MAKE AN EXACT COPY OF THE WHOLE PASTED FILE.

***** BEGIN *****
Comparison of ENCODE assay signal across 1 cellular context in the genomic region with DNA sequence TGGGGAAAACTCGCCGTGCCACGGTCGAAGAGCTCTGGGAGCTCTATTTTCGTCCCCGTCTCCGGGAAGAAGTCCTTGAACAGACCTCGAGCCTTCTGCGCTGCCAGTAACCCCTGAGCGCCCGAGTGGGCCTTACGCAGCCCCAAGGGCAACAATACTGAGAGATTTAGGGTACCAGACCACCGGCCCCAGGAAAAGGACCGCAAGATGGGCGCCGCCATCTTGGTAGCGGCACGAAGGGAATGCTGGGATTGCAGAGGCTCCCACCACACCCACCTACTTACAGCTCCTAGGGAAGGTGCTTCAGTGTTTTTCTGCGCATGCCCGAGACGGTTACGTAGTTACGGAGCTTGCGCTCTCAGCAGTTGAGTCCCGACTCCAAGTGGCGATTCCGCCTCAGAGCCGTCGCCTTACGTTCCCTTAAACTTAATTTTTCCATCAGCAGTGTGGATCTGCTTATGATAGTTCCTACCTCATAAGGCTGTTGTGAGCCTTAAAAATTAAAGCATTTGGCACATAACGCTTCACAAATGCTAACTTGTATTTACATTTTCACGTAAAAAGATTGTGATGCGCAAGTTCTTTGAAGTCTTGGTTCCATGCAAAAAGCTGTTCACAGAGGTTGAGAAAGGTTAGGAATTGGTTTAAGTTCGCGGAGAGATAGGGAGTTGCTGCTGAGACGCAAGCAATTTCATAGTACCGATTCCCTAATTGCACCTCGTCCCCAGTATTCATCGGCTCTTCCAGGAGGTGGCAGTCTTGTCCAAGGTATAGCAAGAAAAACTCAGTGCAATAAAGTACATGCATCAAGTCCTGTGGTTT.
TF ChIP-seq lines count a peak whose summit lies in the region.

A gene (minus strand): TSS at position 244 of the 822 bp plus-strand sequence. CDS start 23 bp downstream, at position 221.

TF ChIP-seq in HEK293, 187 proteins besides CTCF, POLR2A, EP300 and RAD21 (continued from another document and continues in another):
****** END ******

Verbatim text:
Comparison of ENCODE assay signal across 1 cellular context in the genomic region with DNA sequence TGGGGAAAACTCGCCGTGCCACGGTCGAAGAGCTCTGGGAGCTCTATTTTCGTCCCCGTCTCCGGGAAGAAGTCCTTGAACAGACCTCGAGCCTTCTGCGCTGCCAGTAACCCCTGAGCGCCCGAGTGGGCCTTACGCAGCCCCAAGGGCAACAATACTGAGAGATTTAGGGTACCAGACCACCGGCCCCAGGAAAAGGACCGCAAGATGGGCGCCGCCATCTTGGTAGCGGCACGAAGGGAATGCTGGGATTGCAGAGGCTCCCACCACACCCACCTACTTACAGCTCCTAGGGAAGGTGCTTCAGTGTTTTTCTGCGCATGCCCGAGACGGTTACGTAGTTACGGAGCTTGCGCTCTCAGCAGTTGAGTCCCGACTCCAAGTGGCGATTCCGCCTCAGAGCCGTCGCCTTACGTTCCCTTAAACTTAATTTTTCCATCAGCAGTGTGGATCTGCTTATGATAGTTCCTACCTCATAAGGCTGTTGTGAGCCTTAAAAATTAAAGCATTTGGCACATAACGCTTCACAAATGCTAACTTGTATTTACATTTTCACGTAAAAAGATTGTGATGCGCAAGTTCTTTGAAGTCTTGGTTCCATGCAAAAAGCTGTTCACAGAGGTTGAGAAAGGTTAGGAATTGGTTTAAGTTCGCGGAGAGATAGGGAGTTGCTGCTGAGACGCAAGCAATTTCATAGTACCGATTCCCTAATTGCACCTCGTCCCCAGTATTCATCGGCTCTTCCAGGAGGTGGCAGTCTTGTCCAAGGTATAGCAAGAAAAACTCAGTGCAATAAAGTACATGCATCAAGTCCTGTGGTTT.
TF ChIP-seq lines count a peak whose summit lies in the region.

A gene (minus strand): TSS at position 244 of the 822 bp plus-strand sequence. CDS start 23 bp downstream, at position 221.

TF ChIP-seq in HEK293, 187 proteins besides CTCF, POLR2A, EP300 and RAD21 (continued from another document and continues in another):